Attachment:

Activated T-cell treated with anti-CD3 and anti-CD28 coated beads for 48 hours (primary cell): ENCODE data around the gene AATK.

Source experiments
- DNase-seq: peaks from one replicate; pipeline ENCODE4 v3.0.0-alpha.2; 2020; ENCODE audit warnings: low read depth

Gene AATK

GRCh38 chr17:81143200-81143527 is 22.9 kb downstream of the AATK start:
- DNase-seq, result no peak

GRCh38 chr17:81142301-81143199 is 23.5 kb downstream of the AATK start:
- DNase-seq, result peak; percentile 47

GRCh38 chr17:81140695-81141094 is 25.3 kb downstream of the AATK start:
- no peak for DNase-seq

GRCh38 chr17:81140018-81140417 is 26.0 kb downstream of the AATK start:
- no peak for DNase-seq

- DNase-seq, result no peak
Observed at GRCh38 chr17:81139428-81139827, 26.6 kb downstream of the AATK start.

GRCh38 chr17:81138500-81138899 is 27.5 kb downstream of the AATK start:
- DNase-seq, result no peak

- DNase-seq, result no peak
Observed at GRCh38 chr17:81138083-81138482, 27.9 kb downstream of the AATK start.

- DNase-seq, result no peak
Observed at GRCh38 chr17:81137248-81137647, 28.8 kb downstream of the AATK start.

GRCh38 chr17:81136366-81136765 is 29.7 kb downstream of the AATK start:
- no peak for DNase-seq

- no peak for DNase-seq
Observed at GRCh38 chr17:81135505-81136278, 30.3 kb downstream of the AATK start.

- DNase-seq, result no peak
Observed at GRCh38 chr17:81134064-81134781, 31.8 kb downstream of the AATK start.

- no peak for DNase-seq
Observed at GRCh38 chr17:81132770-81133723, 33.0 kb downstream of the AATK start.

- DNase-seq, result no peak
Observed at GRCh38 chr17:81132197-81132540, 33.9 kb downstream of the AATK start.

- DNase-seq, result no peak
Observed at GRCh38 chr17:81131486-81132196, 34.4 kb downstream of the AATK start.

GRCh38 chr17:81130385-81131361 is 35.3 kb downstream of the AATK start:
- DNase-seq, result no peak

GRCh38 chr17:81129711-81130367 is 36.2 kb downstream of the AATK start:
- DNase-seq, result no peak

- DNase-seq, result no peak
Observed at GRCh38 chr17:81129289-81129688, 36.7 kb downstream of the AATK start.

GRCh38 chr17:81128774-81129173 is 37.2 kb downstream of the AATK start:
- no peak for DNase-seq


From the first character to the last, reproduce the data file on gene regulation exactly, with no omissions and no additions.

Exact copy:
Activated T-cell treated with anti-CD3 and anti-CD28 coated beads for 48 hours (primary cell): ENCODE data around the gene AATK.

Source experiments
- DNase-seq: peaks from one replicate; pipeline ENCODE4 v3.0.0-alpha.2; 2020; ENCODE audit warnings: low read depth

Gene AATK

GRCh38 chr17:81143200-81143527 is 22.9 kb downstream of the AATK start:
- DNase-seq, result no peak

GRCh38 chr17:81142301-81143199 is 23.5 kb downstream of the AATK start:
- DNase-seq, result peak; percentile 47

GRCh38 chr17:81140695-81141094 is 25.3 kb downstream of the AATK start:
- no peak for DNase-seq

GRCh38 chr17:81140018-81140417 is 26.0 kb downstream of the AATK start:
- no peak for DNase-seq

- DNase-seq, result no peak
Observed at GRCh38 chr17:81139428-81139827, 26.6 kb downstream of the AATK start.

GRCh38 chr17:81138500-81138899 is 27.5 kb downstream of the AATK start:
- DNase-seq, result no peak

- DNase-seq, result no peak
Observed at GRCh38 chr17:81138083-81138482, 27.9 kb downstream of the AATK start.

- DNase-seq, result no peak
Observed at GRCh38 chr17:81137248-81137647, 28.8 kb downstream of the AATK start.

GRCh38 chr17:81136366-81136765 is 29.7 kb downstream of the AATK start:
- no peak for DNase-seq

- no peak for DNase-seq
Observed at GRCh38 chr17:81135505-81136278, 30.3 kb downstream of the AATK start.

- DNase-seq, result no peak
Observed at GRCh38 chr17:81134064-81134781, 31.8 kb downstream of the AATK start.

- no peak for DNase-seq
Observed at GRCh38 chr17:81132770-81133723, 33.0 kb downstream of the AATK start.

- DNase-seq, result no peak
Observed at GRCh38 chr17:81132197-81132540, 33.9 kb downstream of the AATK start.

- DNase-seq, result no peak
Observed at GRCh38 chr17:81131486-81132196, 34.4 kb downstream of the AATK start.

GRCh38 chr17:81130385-81131361 is 35.3 kb downstream of the AATK start:
- DNase-seq, result no peak

GRCh38 chr17:81129711-81130367 is 36.2 kb downstream of the AATK start:
- DNase-seq, result no peak

- DNase-seq, result no peak
Observed at GRCh38 chr17:81129289-81129688, 36.7 kb downstream of the AATK start.

GRCh38 chr17:81128774-81129173 is 37.2 kb downstream of the AATK start:
- no peak for DNase-seq